• $\begingroup$ @Eran Sorry, but it's been a while since I studied lattices: let $\textbf{L}$ be the two-element lattice, with minimum $x$ and maximum $y$. Doesn't it have the universal mapping property for lattices over $x$? For every other lattice $\textbf{J}$ and map $f:\{x\}\rightarrow J$ we could take $\overline{f}:\textbf{L}\rightarrow\textbf{J}$ such that $\overline{f}(y)=f(x)$: isn't it trivially an homomorphism? $\endgroup$ – GVT Apr 23 '19 at 23:04
  • $\begingroup$ The set $\{x\}$ doesn't generate $\mathbf{L}$. You required that $X$ generates $\mathbf{U}$ in your definition. $\endgroup$ – Eran Apr 23 '19 at 23:31
  • $\begingroup$ @Eran That's true, thank you very much! If you posted this as an answer I would probably accept it, but can you tell where was the mistake on my reasoning on the question? $\endgroup$ – GVT Apr 23 '19 at 23:54
3
$\begingroup$

As mentioned in the comments, the two element lattice is a counterexample to your claim.

As for why your proof is incorrect, your intuition was correct. We can say that $\mathbf{T}(X)/\mathrm{ker}(\bar{f})$ is isomorphic to $\mathbf{A}$ and that they satisfy the same identities, but that only allows us to conclude that $\mathrm{Id}_X(\mathbf{A})\leq \mathrm{ker}(\bar{f})$ (i.e. if $p\approx q$ is an identity of $\mathbf{A}$, then $\bar{f}(p)=\bar{f}(q)$).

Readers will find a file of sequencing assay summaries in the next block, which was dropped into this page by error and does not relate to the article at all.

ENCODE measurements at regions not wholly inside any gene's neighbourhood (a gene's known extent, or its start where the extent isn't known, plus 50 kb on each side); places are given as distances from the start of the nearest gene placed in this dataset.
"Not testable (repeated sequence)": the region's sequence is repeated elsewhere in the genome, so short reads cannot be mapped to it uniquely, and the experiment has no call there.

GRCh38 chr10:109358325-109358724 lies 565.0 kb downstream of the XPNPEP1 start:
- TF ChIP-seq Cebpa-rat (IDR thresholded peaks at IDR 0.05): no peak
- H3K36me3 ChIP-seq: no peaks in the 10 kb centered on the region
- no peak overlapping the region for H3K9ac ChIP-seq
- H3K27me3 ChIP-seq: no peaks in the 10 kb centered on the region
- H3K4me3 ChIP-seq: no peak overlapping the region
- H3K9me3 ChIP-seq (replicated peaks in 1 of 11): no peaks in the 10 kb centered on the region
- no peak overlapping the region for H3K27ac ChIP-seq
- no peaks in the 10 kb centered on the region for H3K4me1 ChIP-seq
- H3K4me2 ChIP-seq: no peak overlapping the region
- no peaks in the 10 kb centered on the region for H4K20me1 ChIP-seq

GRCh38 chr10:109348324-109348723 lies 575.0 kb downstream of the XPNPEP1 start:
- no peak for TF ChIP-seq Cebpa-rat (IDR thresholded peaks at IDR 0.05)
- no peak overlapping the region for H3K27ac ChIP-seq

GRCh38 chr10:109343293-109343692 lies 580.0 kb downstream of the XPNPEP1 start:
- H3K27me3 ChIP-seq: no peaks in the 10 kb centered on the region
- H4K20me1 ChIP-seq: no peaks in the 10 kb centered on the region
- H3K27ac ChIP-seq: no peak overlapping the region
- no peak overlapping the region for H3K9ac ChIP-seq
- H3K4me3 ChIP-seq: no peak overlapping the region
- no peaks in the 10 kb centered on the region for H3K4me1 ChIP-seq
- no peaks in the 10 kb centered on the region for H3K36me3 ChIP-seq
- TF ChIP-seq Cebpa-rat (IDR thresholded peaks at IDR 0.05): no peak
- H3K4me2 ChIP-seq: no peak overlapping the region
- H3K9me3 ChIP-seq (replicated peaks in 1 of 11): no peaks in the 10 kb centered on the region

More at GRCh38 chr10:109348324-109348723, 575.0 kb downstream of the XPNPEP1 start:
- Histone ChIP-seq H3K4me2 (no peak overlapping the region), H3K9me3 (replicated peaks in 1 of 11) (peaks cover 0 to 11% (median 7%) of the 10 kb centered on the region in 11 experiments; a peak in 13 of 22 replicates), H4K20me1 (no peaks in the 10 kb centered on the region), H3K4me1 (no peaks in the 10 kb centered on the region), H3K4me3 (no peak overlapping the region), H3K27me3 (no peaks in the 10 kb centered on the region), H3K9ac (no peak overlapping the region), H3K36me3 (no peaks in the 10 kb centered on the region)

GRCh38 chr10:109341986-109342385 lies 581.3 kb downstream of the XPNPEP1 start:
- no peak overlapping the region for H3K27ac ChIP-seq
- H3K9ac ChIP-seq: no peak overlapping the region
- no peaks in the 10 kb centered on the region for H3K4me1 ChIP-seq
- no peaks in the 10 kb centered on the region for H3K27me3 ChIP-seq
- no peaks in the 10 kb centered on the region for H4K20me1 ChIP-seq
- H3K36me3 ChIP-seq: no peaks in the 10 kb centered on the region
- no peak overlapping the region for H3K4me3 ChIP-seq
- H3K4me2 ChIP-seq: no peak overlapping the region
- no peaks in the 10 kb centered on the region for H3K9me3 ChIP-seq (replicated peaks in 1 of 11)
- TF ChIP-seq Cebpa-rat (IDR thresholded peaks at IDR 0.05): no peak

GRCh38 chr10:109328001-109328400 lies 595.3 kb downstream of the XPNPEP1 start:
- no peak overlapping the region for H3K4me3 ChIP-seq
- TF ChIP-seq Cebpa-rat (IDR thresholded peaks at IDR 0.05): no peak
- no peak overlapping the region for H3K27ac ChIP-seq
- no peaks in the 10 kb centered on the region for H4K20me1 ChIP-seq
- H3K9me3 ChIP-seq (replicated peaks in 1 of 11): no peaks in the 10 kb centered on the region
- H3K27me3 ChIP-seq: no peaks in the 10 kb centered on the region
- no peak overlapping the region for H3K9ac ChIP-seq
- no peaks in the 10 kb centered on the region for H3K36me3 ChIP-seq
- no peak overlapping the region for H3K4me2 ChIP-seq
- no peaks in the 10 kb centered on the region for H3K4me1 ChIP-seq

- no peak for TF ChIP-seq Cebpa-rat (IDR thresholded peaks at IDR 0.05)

More explanation (added in edit): Let $\mathbf{A}$ be the two-element lattice. Let $X=\{x,y\}$. Then $\mathbf{T}(X)/\mathrm{Id}_X(\mathbf{A})$ is the four-element diamond lattice with elements $\{x,y,x\wedge y,x\vee y\}$. If we identify $x$ with the bottom element of $\mathbf{A}$ and $y$ with the top, then $\mathbf{T}(X)/\mathrm{ker}(\bar{f})$ additionally satisfies $x\wedge y\approx x$ and $x\vee y\approx y$. So even though they are both distributive lattices (hence satisfy the same identities) the latter lattice satisfies more relations on the generators (i.e. it is a quotient of the free lattice). So $(x,x\wedge y), (y,x\vee y)\in \mathrm{ker}(\bar{f})$, but $(x,x\wedge y), (y,x\vee y)\not\in\mathrm{Id}_X(\mathbf{A})$.

Further comments: I have typically seen the definition of universal mapping property be the same as yours above except for the assumption that $X$ generates $\mathbf{U}$. When you include that $X$ generates $\mathbf{U}$, that is the definition of an algebra being free over $X$. So your question was actually ''Is every algebra free in the variety it generates?''

$\endgroup$
3
  • $\begingroup$ Regarding your further comments, that seems like a reasonable alternative definition to me, but the result I sketched still does not hold, correct? I mean, I heavily use Birhoff's description of a $K-$freely generated algebra, which depends on $X$ generating $\textbf{U}$... $\endgroup$ – GVT Apr 24 '19 at 11:42
  • $\begingroup$ Now, to the mistake I made: clearly $Id_{X}(\textbf{A})\leq Ker\overline{f}$, but if we have $Id_{X}(\textbf{A})\lneq Ker\overline{f}$, aren't the identities of $\textbf{T}(X)/Ker\overline{f}$ over $X$ exactly $Ker\overline{f}$? $\endgroup$ – GVT Apr 24 '19 at 11:46
  • $\begingroup$ @GVT I added in some more explanation. I hope that helps. $\endgroup$ – Eran Apr 24 '19 at 16:20

Your Answer

By clicking “Post Your Answer”, you agree to our terms of service, privacy policy and cookie policy

Not the answer you're looking for? Browse other questions tagged or ask your own question.